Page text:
In the Perl doc, there is a section about .postfix/.postcircumfix, it says that

In most cases, a dot may be placed before a postfix or postcircumfix:

my @a;
@a[1, 2, 3];
@a.[1, 2, 3]; # Same

Technically, not a real operator; it's syntax special-cased in the compiler.

I tried myself:

> my @a = 1,2,3,4,5
> @a[1]  # 2
> @a.[1] # 2

> my %a = Perl => 6, Python => 3, PHP => 7
> %a<Perl>  #6
> %a.<Perl> #6

> my @weekdays = ['Monday', 'Tuesday', 'Wednesday', 'Thursday', 'Friday', 'Saturday', 'Sunday'];
> @weekdays.antipairs.hash{'Sunday'}  # 6, I expected it to be syntax wrong, but it did work!
> @weekdays.antipairs.hash.{'Sunday'} # 6, seems visual clarity or brevity

So, what does the dot before a postfix or postcircumfix in Perl 6 mean? How on earth did it do that? I'm curious about that. Thanks.

up vote 14 down vote accepted

An expression in Perl 6 is parsed as termish things with infixish things between them. A termish is in turn defined as zero or more prefixish things, followed by the term itself, followed by zero or more postfixish things. The postfixish takes in all of:

  • Method calls ( like .foo)
  • Postfix operators (like ++)
  • Postcircumfix operators (like the [42] in @a[42])
  • Doing hyper (>>) on these to distribute them across a data structure

Since it just looks for zero or more of them, then you can freely interleave method calls and hash and array indexes. This explains why @weekdays.antipairs.hash{'Sunday'} parses fine (and why @weekdays.antipairs.hash<Sunday> would also work, and even @weekdays.antipairs.hash<Sunday>.say is fine too).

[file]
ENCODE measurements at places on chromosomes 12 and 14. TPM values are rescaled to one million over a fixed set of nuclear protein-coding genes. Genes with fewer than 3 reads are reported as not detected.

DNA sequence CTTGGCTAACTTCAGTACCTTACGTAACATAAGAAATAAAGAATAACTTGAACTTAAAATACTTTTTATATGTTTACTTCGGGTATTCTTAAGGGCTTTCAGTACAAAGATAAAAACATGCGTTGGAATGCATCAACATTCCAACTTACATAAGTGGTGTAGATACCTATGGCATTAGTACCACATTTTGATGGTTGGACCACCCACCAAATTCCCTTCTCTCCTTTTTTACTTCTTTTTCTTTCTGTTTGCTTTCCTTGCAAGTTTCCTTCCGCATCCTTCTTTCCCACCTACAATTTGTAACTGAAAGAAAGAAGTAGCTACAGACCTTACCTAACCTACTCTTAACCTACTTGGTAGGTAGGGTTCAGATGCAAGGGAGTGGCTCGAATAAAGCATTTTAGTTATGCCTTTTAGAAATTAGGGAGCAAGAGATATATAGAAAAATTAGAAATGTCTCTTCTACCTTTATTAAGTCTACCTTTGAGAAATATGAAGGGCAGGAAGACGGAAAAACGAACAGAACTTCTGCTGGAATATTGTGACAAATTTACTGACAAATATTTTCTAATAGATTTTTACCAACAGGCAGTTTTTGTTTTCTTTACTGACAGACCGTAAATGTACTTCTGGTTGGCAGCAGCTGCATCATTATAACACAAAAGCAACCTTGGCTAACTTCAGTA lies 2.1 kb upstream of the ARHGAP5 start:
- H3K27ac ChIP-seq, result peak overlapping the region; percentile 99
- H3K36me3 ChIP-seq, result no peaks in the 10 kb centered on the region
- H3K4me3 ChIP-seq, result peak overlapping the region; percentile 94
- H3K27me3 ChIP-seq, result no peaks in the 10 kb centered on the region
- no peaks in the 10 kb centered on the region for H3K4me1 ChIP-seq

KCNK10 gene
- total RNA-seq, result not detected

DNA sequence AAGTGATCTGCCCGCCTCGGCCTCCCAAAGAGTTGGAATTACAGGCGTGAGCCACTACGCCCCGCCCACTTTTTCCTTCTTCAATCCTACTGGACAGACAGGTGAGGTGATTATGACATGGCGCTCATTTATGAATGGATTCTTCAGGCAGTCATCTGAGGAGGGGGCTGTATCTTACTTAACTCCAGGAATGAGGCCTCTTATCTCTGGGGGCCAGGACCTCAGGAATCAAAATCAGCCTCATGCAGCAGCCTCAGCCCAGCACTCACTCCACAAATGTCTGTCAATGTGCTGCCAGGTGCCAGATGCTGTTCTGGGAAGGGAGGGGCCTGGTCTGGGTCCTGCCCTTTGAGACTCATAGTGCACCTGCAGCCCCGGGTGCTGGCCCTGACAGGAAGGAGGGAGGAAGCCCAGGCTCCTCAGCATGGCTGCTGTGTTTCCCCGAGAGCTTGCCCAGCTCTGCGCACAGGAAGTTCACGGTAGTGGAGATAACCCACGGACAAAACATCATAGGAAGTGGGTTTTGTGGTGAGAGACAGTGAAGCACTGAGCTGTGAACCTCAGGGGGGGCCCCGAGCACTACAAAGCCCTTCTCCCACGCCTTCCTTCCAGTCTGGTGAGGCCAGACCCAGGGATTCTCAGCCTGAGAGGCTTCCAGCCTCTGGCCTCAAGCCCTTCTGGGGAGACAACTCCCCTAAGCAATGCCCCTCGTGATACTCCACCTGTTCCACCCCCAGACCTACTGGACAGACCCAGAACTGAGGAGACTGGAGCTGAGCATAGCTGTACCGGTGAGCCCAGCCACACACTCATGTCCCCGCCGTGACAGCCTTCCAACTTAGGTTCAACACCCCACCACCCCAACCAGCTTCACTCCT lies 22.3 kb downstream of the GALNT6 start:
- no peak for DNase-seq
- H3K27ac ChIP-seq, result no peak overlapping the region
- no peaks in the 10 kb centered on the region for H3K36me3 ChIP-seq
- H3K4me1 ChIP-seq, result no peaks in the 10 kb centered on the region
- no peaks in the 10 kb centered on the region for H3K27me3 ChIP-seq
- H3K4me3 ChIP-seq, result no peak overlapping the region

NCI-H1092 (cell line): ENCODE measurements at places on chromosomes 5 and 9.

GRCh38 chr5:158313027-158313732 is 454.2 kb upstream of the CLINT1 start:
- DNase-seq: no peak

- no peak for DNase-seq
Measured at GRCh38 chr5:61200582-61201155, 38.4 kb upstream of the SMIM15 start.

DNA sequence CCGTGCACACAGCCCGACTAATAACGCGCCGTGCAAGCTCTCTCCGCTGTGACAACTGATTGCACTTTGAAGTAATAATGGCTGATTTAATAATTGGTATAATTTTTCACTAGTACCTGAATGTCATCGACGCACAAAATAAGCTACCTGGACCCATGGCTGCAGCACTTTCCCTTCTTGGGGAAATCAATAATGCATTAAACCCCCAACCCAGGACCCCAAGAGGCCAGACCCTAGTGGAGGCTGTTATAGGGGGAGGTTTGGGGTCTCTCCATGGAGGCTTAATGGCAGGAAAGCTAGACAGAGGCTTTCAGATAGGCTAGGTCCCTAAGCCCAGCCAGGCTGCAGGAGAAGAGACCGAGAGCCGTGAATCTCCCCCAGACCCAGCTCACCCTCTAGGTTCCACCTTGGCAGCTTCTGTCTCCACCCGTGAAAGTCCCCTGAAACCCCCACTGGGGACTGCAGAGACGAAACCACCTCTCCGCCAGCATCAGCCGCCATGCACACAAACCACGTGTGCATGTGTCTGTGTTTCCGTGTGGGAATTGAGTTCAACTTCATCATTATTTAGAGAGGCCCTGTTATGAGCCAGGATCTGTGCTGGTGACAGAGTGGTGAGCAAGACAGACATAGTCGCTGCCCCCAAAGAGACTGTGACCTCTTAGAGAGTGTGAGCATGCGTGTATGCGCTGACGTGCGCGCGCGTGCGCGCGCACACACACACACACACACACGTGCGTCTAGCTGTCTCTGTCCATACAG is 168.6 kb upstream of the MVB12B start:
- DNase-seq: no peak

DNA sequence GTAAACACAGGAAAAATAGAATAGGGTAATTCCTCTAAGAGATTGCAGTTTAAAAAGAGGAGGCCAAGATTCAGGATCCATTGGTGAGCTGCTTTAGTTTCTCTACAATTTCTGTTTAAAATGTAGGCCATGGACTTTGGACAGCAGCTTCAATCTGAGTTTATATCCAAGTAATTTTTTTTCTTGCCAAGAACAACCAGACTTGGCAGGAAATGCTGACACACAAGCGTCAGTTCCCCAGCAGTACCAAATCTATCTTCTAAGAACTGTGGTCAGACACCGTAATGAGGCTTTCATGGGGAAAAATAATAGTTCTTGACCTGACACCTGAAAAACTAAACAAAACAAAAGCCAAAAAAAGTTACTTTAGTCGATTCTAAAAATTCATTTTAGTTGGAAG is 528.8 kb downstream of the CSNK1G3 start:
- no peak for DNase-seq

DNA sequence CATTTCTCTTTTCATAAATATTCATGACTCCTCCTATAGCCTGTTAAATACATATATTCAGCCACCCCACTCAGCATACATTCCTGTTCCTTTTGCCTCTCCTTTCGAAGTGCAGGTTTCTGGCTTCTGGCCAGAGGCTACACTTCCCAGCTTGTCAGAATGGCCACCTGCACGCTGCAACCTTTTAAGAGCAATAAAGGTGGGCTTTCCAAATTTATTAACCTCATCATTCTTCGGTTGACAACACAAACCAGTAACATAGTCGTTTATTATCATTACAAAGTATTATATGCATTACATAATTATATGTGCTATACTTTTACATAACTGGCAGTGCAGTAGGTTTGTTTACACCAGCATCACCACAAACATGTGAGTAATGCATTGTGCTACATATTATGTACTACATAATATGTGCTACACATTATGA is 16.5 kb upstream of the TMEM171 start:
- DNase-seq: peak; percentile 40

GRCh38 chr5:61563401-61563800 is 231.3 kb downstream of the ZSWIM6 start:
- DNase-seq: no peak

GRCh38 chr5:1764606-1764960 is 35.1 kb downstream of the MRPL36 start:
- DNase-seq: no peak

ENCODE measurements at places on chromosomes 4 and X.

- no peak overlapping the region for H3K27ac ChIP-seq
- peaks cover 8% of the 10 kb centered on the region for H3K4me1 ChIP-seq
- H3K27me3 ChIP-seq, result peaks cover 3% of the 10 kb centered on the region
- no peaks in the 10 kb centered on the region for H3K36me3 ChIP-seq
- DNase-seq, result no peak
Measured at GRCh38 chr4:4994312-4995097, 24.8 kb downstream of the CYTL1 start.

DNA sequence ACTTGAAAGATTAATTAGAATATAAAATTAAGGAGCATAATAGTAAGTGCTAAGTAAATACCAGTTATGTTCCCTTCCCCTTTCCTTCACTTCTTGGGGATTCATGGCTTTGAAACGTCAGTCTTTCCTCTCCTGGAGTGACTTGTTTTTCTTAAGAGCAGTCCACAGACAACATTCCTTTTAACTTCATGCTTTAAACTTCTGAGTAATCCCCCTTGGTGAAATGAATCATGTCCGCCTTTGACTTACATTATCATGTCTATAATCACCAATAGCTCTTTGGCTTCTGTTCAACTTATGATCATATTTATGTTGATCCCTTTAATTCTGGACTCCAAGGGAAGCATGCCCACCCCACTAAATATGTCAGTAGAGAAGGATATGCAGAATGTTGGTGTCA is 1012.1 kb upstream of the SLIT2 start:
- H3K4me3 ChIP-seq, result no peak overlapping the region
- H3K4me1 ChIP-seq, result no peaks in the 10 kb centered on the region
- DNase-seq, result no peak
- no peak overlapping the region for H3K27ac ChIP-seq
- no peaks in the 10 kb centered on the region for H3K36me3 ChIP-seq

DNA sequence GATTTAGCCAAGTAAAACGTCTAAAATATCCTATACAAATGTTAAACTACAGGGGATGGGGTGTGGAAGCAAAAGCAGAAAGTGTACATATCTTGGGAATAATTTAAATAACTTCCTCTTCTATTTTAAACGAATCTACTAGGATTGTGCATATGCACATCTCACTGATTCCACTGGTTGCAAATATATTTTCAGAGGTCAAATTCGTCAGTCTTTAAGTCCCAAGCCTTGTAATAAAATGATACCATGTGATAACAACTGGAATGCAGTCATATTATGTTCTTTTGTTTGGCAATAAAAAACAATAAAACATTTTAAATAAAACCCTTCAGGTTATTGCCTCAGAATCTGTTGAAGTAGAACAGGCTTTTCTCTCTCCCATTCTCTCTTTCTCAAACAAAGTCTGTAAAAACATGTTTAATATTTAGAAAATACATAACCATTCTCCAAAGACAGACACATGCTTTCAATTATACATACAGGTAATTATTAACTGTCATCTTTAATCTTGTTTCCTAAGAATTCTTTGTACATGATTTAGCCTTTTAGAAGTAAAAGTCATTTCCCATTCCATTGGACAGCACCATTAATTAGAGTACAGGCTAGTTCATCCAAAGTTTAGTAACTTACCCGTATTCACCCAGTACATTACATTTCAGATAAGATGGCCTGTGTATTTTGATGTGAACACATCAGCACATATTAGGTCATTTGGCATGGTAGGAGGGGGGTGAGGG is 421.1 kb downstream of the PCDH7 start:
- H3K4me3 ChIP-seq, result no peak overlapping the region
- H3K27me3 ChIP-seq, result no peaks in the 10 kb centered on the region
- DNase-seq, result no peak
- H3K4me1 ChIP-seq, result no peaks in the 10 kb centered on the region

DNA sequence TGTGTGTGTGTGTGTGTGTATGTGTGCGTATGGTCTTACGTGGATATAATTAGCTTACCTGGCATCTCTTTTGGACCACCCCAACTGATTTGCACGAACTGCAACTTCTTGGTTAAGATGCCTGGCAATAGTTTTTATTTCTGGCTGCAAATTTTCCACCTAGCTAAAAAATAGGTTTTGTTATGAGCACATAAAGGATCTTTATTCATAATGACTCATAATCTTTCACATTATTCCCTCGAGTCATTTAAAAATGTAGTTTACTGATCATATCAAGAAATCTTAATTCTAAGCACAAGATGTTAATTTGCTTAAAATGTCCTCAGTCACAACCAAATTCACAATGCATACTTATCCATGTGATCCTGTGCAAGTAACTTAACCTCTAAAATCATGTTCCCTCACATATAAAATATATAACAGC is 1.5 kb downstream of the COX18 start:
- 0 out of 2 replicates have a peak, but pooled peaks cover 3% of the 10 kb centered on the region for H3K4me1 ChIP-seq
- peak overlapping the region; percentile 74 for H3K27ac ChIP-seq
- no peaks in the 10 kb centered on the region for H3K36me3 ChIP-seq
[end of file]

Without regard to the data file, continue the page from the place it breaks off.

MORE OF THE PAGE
As for the ., the grammar simply accepts and ignores a . before a postfix or a postcircumfix. Here's a slightly cut-down version of the parser, that I've annotated a bit to explain what the pieces are.

token postfixish {

    # If we're not in a string interpolation, allow unspace (that's
    # where you write `\      ++`, for example, allowing spreading
    # postfixish things over multiple lines).
    [ <!{ $*QSIGIL }> [ <.unsp> | '\\' ] ]?

    # Here we match the >> for doing a hyper. Note that it accepts
    # but disregards a '.' before it. It's not captured at all and
    # doesn't affect the code that is compiled.
    [ ['.' <.unsp>?]? <postfix_prefix_meta_operator> <.unsp>?]**0..1

    | <OPER=postfix>
    # When there'd be no confusion with a method call, a '.' is
    # also accepted and disregarded before a postfix operator
    | '.' <?before \W> <OPER=postfix>  ## dotted form of postfix operator (non-wordy only)
    | <OPER=postcircumfix>
    # Ditto here for recognized postcircumfixes
    | '.' <?[ [ { < ]> <OPER=postcircumfix>
    | <OPER=dotty>
    | <OPER=privop>

Thus the . means nothing at all in this context. The parser simply accepts it and then moves on to look for the thing it actually cares about at that point.

One other thing worth noting is that postfix and postcircumfix operators all work after a dotty term too, operating on $_. Thus:

my @xs = 1..10;
.++ for @xs;
say @xs;

Will produce:

[2 3 4 5 6 7 8 9 10 11]

Here's a postcircumfix example:

my %h = a => 1, b => 2, c => 3;
say .<a> + .<c> given %h;

Which produces 4.

Perl 6 syntax is generally designed to make it easy to shift code from one form to another, and accepting the . in places even where it's not strictly needed eases that a little (so one could refactor to say %h1.<a> + %h2.<b>; and the parser will be fine with it). It may also be helpful for learning purposes to consider %h<a> short for %h.<a>, which would in turn make .<a> given %h a little less of a surprise.

The extra space afforded by the . may also aid clarity, especially if one was to stack multiple postfixes, and could even - should a language extension for some reason decide to define some "interesting" terms or postfix operators - serve as a means to disambiguate.

  • 1
    Your explain is very clear. So it was deliberately designed. Cool,Thanks! – chenyf May 5 at 14:53

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